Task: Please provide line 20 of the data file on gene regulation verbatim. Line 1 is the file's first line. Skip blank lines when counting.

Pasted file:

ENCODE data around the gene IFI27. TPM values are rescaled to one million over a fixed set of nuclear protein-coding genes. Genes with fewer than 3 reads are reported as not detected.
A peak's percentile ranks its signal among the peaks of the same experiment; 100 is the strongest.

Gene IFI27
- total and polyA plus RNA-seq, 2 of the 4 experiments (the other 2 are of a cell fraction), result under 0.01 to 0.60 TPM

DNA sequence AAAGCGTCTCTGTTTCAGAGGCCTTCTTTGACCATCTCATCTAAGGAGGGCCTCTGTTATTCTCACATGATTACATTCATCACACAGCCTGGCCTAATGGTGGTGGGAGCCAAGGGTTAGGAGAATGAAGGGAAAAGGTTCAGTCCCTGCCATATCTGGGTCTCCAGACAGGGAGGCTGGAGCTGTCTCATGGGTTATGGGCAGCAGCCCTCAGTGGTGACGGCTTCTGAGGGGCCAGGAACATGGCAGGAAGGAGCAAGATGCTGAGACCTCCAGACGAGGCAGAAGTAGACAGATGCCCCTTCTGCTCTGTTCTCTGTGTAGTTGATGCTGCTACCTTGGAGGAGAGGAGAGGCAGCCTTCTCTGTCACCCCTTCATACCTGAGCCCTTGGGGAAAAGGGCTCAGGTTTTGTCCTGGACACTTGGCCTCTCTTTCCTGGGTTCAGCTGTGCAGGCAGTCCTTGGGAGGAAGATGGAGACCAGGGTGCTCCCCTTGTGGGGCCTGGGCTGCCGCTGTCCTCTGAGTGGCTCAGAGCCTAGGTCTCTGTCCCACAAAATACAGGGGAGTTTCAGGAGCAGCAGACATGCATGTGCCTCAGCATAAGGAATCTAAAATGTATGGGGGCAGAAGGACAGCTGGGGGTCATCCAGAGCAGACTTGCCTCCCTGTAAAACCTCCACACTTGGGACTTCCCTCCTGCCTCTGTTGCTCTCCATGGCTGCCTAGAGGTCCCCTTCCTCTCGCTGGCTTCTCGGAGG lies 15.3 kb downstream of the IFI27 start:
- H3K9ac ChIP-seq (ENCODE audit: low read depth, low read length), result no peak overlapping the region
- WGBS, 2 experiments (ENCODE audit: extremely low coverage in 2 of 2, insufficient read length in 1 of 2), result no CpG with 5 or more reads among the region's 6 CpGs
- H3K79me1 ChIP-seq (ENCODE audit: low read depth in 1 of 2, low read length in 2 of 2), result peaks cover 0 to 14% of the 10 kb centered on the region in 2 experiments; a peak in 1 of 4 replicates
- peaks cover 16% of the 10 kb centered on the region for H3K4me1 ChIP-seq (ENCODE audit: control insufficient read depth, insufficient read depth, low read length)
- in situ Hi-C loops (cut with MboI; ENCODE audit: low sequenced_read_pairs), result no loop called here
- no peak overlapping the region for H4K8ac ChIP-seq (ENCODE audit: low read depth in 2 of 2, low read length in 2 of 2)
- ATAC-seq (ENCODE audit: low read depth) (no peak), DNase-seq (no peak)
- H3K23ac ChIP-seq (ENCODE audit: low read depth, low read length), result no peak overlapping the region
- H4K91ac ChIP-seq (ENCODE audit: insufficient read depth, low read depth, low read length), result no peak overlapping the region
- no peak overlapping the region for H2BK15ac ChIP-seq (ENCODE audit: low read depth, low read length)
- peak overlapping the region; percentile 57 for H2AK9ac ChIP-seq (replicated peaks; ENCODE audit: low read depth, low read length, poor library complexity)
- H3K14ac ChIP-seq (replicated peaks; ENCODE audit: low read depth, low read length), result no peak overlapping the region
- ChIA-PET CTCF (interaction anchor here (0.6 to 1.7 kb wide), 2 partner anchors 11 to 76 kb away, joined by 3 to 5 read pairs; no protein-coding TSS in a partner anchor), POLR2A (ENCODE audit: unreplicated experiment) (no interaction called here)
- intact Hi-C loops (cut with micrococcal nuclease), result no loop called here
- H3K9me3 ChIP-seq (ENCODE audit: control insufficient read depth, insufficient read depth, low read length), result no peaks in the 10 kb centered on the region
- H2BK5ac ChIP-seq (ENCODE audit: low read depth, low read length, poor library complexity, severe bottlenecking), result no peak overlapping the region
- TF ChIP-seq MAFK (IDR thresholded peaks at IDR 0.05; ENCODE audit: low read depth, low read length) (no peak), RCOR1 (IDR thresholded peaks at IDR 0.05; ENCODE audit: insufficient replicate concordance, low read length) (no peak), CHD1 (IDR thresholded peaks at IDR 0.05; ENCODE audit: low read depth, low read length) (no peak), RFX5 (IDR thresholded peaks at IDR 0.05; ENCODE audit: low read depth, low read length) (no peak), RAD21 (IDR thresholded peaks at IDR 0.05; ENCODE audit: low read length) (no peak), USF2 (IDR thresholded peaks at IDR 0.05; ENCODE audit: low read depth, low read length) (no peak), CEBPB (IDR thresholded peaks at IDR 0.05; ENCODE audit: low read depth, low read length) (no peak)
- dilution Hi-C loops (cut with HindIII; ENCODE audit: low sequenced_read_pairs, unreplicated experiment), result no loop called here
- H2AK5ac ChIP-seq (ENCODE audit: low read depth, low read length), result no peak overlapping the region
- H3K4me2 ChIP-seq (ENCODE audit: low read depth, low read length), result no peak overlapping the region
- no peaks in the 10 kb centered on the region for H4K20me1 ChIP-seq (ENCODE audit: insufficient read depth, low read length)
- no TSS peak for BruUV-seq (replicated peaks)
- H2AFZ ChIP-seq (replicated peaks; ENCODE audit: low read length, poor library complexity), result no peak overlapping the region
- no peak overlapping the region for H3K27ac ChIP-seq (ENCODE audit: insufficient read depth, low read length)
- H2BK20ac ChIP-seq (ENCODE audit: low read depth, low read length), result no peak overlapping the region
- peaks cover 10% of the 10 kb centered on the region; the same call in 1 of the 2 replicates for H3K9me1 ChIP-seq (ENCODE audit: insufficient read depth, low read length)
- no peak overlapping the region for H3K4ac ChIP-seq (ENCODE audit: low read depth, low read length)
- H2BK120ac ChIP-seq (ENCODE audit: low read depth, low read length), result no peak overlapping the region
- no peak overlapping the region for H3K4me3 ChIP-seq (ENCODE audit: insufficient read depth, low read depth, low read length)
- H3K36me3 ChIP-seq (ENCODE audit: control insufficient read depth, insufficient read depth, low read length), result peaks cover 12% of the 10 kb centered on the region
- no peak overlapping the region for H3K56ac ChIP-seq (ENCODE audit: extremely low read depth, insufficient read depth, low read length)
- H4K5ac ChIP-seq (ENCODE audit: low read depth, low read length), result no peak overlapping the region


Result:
- H3K9me3 ChIP-seq (ENCODE audit: control insufficient read depth, insufficient read depth, low read length), result no peaks in the 10 kb centered on the region